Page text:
‘Priscilla,’ Olivia Rodrigo and the Year of Girlhood and Longing

‘Priscilla,’ Olivia Rodrigo and the Year of Girlhood and Longing

Rodrigo realizes that, in its first throes, “Love Is Embarrassing.” (It is.) On that throbbing track, she admits the hold “some weird second-string loser” has on her. On another, “Get Him Back,” she jokingly lays out a conflicted revenge plot as the bridge drops to a whisper: “I wanna kiss his face, with an uppercut,” she confesses. “I wanna meet his mom — just to tell her her son sucks.” She’s cataloging her humiliations, but she’s laughing at them, too.

She refuses to wallow for long, and I’m convinced this is partly what gives the album its buoyancy. (It’s an approach that, in hindsight, would have given me more relief than the semester I spent writing love-stricken poetry on tiny notecards at my university’s performing arts library after a brutal breakup.)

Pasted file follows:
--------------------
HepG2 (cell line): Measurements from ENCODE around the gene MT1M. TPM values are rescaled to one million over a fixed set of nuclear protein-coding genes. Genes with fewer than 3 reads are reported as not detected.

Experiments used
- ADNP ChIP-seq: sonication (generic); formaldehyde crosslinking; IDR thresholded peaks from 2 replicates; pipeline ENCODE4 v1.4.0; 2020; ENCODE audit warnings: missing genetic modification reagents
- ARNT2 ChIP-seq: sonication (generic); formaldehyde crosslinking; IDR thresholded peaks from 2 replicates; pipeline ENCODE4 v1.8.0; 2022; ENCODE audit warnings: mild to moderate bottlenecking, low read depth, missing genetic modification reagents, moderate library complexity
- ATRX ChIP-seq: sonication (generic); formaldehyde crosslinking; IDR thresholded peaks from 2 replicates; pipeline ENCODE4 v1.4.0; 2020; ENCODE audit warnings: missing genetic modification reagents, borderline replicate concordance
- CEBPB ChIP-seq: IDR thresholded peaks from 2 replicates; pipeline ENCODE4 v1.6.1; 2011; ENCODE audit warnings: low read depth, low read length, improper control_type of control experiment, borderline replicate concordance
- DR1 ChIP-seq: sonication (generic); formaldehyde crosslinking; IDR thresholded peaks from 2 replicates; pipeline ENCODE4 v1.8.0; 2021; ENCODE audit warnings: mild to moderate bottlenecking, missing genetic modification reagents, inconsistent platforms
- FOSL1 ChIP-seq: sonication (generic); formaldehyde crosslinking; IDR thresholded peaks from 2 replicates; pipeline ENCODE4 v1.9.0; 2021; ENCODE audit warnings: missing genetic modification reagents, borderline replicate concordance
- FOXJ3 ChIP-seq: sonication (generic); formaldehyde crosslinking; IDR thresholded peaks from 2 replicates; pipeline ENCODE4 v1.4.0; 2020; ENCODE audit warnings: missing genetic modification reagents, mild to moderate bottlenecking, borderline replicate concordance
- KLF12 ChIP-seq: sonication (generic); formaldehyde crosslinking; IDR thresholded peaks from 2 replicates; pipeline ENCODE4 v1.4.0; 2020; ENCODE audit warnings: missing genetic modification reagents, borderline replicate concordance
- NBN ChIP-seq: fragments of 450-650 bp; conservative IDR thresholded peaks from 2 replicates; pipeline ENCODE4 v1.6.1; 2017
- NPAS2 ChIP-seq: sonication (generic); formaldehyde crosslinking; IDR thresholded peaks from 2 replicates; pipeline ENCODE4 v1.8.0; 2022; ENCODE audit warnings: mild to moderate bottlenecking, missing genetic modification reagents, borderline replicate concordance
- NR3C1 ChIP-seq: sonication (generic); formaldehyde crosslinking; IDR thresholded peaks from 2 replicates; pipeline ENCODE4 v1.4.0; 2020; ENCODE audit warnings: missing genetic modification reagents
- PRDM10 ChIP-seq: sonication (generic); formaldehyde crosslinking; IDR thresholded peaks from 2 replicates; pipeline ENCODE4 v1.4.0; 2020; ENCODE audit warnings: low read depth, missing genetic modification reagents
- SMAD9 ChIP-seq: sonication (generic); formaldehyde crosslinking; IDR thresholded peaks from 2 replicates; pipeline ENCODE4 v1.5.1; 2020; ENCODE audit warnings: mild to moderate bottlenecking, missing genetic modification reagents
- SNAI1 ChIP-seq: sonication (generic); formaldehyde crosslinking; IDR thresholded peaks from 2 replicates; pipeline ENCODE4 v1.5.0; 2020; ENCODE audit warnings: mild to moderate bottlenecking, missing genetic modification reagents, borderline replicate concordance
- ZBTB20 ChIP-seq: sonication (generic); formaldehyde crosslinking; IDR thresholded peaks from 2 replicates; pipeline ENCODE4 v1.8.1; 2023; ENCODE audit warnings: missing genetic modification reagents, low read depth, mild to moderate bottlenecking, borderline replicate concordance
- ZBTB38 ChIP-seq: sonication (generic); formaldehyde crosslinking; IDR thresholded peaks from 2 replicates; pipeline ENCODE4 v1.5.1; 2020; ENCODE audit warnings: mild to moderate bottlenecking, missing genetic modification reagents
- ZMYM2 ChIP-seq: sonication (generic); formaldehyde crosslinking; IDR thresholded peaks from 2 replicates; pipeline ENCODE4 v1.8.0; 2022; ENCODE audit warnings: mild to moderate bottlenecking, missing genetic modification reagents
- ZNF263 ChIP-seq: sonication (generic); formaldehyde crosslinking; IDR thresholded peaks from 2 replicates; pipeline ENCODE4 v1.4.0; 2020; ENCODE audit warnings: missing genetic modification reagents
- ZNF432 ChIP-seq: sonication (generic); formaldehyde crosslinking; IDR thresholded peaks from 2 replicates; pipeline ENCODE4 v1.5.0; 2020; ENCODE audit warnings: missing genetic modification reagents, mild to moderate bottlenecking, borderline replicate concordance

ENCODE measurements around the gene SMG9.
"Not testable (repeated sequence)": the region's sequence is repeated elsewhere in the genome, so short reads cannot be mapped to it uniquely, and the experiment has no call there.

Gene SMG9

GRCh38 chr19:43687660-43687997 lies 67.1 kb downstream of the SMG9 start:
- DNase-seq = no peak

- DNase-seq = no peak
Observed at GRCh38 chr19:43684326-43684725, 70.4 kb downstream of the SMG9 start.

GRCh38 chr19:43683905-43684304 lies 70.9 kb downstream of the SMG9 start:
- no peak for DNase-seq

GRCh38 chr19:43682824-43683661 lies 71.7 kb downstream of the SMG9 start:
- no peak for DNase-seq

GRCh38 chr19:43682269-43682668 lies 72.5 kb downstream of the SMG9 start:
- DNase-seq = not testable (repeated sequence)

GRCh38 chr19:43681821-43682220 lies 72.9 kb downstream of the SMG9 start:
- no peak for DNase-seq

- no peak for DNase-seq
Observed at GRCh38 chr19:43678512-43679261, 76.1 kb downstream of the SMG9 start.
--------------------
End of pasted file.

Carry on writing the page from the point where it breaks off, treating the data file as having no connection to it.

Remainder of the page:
Girlhood, strictly marked in years, comes to a close in the waning years of adolescence. But for some, I think this period calls for a less tidy metric, one that makes room for a soft transition into late girlhood, or adolescence — with all of its intensifying feeling — and then post-girlhood, with its own round of heartbreaks. Lauryn Hill was 23 in 1998 when she released a relationship album for the ages. “The Miseducation of Lauryn Hill,” multiplatinum and Grammy-winning, tracked her recovery from a series of rumored breaks: with her hip-hop trio, the Fugees, and one of her bandmates, Wyclef Jean, with whom she was said to have shared a stormy romance. For a generation of us, it was as if she’d found our own love letters and read each one out loud.

This fall, reunited with her bandmates, the girl from South Orange, N.J., returned to the stage to breathe new life into that indelible collection. On opening night of a short-lived tour, I watched from the Prudential Center in nearby Newark as Hill wailed the exasperated plea from “Ex-Factor”: “No matter how I think we grow, you always seem to let me know it ain’t working.” It had been 25 years since Hill’s “Miseducation”; a quarter-century for perspective, love and motherhood to right-size once outsize feelings. She sang the words she’d written all those years ago, but this time her voice was tinged with unmistakable joy.

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